I’m Gonna Pray so God Can Use Me

These notes are intended for distribution to members and friends of the Kirk of Kildaire, Presbyterian church family.  While effort is made to give credit for work done by others, the notes may use material for which appropriate credit is not given.  Also, the notes may differ from the actual sermon as it was delivered.  Remember sermons are meant to be preached and are therefore prepared with the emphasis on verbal presentation; the written accounts occasionally stray from proper grammar and punctuation.

Mark 9:2-9

Almost every morning, after breakfast and the paper… I have fallen into a pattern at home (and it has taken me years to find this pattern)… of reading my email devotions… sometimes reposting on facebook the ones that have spoken to me that morning … and then, I leave the computer behind to go to our sunroom… it is a quiet place without TV or computer … I listen to music and a meditative reading and guided reflection from pray as you go… which settles me down for a few minutes… and helps to quiet my heart and mind for a few minutes to focus… I’m trying to “be still” which is hard work for me.

Again, it’s taken me years to develop this practice… because life has a way of sucking you every morning into the tasks of the day… the busy-ness… and prayer/devotion seems like a luxury… until I remember that for Jesus, it was not a luxury… it was essential… how many times do we read that it was his practice to go out to a deserted place to pray… to be alone… with God… away from the teaching… the healing… those crowds… dealing with those hard headed disciples… the confrontations and conflicts… Prayer… time alone with God was not a luxury… or extra-curricular activity… but was essential to his work… his life and ministry.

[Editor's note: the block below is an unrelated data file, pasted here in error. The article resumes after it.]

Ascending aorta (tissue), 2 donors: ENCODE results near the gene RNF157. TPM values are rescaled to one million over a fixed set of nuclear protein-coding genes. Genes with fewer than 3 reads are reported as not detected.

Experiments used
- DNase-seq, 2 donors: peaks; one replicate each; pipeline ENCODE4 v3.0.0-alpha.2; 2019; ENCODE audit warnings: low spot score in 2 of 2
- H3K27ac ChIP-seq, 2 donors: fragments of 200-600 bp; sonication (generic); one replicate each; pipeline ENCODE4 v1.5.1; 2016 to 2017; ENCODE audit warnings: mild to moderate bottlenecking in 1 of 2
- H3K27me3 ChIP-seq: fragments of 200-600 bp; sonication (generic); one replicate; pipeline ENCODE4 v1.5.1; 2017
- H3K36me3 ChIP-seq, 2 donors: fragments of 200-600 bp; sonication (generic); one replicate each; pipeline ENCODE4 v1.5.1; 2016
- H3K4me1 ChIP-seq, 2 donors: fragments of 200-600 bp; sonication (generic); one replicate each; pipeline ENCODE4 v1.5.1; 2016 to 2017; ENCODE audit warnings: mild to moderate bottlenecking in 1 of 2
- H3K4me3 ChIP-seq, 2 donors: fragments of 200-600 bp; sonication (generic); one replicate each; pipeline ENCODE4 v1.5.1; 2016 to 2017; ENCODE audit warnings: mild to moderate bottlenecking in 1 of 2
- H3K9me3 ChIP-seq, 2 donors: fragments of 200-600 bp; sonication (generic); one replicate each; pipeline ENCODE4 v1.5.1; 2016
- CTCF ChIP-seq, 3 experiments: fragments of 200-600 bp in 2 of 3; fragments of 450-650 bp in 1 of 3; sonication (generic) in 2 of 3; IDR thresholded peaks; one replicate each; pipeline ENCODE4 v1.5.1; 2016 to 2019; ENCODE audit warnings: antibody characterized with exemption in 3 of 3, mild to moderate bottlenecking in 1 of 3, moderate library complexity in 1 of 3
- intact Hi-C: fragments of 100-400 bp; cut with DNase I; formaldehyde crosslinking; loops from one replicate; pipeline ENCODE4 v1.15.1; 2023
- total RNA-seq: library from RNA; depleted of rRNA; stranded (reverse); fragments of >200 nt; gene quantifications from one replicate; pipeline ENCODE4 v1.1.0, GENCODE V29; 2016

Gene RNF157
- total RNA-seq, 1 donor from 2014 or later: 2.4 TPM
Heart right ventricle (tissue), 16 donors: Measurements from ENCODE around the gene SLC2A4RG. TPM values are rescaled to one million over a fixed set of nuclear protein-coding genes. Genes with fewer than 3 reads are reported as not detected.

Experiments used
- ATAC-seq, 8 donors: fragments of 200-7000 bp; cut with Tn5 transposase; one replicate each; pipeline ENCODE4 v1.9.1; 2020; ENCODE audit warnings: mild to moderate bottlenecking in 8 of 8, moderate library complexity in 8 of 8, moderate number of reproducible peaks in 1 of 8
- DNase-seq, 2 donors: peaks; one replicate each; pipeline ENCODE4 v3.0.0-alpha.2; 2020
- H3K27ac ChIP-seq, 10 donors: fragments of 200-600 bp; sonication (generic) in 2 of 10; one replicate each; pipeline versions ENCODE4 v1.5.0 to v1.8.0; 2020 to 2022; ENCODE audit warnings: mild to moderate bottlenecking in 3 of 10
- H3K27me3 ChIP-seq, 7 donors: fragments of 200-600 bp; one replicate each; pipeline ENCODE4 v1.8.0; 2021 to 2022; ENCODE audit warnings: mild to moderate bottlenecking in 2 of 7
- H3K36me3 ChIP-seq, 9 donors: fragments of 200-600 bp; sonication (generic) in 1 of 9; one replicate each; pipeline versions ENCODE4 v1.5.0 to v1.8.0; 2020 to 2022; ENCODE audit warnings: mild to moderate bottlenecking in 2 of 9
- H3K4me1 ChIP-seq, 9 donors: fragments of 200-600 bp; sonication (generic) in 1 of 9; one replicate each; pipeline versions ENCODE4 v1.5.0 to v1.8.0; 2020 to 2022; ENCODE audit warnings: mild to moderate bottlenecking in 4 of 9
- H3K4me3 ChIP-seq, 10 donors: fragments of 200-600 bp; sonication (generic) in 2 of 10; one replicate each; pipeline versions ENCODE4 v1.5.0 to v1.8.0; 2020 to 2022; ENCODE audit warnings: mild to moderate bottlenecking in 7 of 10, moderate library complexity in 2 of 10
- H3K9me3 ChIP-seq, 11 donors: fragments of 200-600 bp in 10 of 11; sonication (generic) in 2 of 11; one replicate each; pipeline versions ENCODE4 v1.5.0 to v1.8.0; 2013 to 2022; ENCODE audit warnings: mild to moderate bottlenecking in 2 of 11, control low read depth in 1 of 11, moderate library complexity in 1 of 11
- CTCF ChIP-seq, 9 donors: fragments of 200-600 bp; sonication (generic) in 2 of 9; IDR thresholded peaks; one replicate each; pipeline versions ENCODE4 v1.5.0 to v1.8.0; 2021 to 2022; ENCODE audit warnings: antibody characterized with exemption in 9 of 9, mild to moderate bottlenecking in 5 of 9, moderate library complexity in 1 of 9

This has been true of many of the great Christians… Marietjie in her outline for our study pointed out that those called the Desert Fathers and Mothers were those who sought this time with God… to be alone with God… Other great leaders we admire… Mother Theresa… Martin Luther… name them… knew the importance of silence… of time alone with God. Martin Luther depended on prayer… He is famous for commenting, “I have so much to do today that I’m going to need to spend three hours in prayer in order to be able to get it all done.”

We must learn to see prayer as the most powerful and efficient use of our time.

Prayer… for mystics… however, the goal of prayer is not to only get things done… the real goal of prayer… is not to do… but to be… to rest in the presence of God… To experience the presence of God… it is not a means to an end… it is the end.

The goal of our lives, they teach, is to be in the presence of the holy God… at the end of the Bible… we hear that there is no more temple… Why? Because there is no need of a temple… the Lord God will be with us… we will experience the loving embrace of God every moment for the rest of eternity.  For mystics… this is heaven… And what mystics want us to know is this: you don’t have to wait until you die to get a foretaste of that glory divine (to quote a hymn)…

We are blessed every now and then to get a taste… an experience… a mountain top experience… a place where heaven and earth come close together… what the Celtics call a thin place… There is a Celtic saying that heaven and earth are only three feet apart, but in the thin places, that distance is even smaller.

As many of you know, my trip to Iona a few years ago was one of those places for me… It is an isolated island off the west coast of Scotland with an Abbey…  For a week first thing in the morning and 9 pm at night… you experience prayer and creative worship at the Abbey. Silence built in… Silence that becomes golden.